Verse 1: 'Bonnie lassie will ye go, / Will ye go, will ye go, / Bonnie lassie will ye go, / To the birks of Aberfeldy.' Although his name does not appear on the sheet, this ballad was written by Robert Burns.
Robert Burns wrote this ballad in late August 1787, during a visit to the Birks of Aberfeldy, then known as the Den of Moness. Legend has it that Burns wrote the song after resting in a natural seat on the rock, just at the side of the Birks. This natural seat is well-known and a plaque now exists at the exact spot where Burns was inspired to write the ballad. The accompanying woodcut to this broadside ballad shows a pastoral scene of young women playing, and the song's verses celebrate the reborn joys of nature in Spring and female beauty.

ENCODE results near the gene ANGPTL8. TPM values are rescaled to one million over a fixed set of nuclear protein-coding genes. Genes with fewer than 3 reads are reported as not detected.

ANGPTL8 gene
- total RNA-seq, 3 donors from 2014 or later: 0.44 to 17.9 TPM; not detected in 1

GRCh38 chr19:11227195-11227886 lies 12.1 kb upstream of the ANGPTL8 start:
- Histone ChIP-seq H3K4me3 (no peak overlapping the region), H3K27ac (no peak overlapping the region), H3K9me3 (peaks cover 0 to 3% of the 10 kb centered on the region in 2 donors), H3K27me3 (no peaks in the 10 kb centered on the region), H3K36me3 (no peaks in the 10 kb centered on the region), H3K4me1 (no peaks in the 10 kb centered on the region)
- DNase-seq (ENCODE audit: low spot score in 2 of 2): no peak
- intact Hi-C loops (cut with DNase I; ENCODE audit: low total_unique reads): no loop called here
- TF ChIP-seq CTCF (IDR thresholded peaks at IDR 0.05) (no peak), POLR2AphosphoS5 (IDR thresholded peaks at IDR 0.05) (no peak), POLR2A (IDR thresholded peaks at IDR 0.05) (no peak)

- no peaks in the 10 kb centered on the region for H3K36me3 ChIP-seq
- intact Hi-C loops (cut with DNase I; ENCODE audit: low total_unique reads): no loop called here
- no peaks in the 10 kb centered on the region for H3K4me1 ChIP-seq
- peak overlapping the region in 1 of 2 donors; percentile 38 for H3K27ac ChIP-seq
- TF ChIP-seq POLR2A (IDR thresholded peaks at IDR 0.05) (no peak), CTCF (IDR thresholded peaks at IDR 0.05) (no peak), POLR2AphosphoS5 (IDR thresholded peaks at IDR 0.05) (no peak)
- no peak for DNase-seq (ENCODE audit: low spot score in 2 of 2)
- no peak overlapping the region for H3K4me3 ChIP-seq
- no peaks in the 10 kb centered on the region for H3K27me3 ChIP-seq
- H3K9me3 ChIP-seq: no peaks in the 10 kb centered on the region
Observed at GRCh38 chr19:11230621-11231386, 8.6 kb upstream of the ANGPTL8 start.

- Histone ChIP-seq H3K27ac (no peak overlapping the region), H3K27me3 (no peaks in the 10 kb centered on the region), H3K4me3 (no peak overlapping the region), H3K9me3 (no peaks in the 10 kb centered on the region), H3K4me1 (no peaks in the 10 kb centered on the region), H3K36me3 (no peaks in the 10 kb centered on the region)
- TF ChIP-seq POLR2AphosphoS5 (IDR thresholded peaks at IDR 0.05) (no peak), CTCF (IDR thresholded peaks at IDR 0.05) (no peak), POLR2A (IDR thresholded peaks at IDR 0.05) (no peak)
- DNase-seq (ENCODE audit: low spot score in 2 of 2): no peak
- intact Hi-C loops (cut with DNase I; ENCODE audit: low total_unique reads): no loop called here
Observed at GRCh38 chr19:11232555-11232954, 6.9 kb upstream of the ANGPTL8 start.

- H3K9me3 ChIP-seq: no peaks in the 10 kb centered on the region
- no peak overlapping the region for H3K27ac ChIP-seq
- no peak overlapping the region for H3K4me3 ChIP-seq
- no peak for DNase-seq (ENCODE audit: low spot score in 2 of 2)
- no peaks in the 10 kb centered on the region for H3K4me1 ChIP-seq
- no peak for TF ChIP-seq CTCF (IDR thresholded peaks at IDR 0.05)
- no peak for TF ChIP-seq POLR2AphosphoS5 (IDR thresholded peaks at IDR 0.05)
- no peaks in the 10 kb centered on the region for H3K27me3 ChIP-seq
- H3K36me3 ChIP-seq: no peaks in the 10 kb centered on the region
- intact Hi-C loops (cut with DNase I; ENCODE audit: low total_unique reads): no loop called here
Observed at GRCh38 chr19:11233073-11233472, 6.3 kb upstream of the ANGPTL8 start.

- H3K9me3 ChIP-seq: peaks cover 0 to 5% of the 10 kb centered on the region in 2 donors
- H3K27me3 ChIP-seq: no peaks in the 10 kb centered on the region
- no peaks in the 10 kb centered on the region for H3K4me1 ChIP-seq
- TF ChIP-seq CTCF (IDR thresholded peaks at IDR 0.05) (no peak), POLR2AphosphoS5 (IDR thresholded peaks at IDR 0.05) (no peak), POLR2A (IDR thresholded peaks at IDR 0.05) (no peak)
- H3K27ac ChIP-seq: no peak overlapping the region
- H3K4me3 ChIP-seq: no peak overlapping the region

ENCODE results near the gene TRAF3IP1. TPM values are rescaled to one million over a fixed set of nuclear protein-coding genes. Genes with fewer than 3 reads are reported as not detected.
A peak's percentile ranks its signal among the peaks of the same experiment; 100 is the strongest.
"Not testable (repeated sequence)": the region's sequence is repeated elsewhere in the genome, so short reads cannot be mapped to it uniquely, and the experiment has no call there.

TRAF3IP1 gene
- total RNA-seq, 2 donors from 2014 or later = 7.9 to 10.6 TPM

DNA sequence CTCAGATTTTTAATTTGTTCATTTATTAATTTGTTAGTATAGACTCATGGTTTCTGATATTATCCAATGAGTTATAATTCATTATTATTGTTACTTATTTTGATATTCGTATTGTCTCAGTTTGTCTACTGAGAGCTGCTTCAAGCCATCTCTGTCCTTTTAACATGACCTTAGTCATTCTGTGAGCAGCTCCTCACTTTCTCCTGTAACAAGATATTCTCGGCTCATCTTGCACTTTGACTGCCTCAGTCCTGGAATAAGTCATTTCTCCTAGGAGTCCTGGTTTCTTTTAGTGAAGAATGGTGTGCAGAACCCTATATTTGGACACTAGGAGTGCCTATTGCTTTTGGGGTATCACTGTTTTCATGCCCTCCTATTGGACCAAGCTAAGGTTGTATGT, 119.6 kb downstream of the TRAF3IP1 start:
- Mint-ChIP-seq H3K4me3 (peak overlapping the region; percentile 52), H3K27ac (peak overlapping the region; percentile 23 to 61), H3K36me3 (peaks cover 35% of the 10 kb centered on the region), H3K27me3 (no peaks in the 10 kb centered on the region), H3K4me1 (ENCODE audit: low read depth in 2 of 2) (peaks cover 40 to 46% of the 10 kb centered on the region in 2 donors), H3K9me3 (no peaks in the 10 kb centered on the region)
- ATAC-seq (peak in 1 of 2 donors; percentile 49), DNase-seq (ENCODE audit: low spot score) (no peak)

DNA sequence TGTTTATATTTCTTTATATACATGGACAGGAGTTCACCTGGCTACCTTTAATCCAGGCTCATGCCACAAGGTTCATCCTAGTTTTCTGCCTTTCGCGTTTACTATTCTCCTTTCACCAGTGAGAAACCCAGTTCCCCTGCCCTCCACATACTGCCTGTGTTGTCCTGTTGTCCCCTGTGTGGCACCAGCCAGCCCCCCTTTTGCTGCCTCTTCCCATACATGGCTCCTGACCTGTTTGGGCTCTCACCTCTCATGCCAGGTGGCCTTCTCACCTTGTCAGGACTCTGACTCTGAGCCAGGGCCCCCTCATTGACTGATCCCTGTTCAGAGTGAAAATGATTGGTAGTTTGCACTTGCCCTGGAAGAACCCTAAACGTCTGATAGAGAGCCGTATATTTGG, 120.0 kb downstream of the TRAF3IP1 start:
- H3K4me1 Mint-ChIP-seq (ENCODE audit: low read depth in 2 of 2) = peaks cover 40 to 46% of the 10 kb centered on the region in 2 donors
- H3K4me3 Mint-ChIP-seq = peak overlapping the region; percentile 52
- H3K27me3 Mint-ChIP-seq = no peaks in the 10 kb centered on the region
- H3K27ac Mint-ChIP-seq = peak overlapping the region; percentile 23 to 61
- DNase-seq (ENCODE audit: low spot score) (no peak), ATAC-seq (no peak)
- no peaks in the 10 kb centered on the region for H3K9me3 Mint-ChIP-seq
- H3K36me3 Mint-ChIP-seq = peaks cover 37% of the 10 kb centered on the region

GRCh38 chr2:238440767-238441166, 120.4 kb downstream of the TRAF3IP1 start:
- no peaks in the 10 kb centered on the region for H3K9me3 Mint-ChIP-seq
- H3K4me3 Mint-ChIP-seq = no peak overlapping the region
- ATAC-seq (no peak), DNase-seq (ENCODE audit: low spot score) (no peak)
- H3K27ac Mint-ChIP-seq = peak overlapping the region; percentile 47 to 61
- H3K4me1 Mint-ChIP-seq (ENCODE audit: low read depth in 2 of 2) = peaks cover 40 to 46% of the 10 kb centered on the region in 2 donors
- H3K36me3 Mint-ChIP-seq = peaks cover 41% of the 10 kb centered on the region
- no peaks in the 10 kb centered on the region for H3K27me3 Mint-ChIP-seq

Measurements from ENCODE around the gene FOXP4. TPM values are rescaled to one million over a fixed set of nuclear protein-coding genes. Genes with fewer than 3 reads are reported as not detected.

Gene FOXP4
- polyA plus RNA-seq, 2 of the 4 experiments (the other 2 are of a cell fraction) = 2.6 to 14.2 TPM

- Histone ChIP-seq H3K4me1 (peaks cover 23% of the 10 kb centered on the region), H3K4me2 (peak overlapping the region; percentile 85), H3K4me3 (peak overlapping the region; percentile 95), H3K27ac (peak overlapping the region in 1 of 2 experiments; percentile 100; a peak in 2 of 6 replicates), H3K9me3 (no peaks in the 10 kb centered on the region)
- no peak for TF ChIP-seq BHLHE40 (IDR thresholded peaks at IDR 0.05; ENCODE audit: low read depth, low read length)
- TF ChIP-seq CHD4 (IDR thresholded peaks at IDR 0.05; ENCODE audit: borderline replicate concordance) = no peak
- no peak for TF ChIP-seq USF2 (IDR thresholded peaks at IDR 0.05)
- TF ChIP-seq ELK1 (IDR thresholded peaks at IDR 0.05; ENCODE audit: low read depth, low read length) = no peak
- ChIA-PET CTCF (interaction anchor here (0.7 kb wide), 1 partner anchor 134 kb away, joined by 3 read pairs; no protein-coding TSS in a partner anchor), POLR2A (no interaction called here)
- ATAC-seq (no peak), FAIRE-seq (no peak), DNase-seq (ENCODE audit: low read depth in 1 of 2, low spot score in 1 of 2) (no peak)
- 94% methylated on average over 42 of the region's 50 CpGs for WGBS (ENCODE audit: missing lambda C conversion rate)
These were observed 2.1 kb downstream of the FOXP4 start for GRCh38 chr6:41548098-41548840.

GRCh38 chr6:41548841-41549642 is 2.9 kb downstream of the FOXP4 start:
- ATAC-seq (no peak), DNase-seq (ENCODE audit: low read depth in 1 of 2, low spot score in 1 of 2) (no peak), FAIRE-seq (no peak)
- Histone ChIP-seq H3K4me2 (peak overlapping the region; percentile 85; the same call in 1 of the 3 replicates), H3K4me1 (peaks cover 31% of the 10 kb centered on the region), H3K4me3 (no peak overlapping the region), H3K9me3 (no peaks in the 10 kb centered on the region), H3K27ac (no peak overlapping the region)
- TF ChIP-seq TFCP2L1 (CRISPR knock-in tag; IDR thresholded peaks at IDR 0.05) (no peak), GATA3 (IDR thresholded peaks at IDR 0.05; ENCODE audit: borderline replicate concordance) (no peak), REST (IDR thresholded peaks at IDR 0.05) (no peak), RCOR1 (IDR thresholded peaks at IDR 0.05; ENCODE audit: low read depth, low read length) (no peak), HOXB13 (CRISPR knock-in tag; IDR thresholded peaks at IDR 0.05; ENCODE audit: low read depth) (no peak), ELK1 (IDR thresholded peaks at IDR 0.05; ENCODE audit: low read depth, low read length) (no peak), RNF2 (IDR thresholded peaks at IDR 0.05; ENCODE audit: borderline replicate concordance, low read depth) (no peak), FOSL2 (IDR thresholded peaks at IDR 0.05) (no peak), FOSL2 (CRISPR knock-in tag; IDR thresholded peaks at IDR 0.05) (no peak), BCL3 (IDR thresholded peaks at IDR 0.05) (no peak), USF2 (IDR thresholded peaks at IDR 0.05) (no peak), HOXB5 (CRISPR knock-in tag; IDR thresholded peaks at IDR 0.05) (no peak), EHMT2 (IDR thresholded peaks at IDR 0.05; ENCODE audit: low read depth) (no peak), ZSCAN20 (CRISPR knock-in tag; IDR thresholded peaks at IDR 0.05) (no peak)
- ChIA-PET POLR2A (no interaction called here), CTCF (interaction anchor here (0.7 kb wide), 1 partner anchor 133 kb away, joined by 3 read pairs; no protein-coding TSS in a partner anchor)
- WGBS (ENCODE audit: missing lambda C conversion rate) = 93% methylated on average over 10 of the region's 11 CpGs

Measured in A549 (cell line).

Broadsides are often crudely illustrated with woodcuts - the earliest form of printed illustration, first used in the mid-fifteenth century. Inclusion of an illustration on a broadside increased its perceived value, especially among the illiterate. To keep costs down, publishers would normally reuse their limited stock of generic woodcuts.
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Probable period of publication:
1860-1890 shelfmark: L.C.Fol.70(7b)
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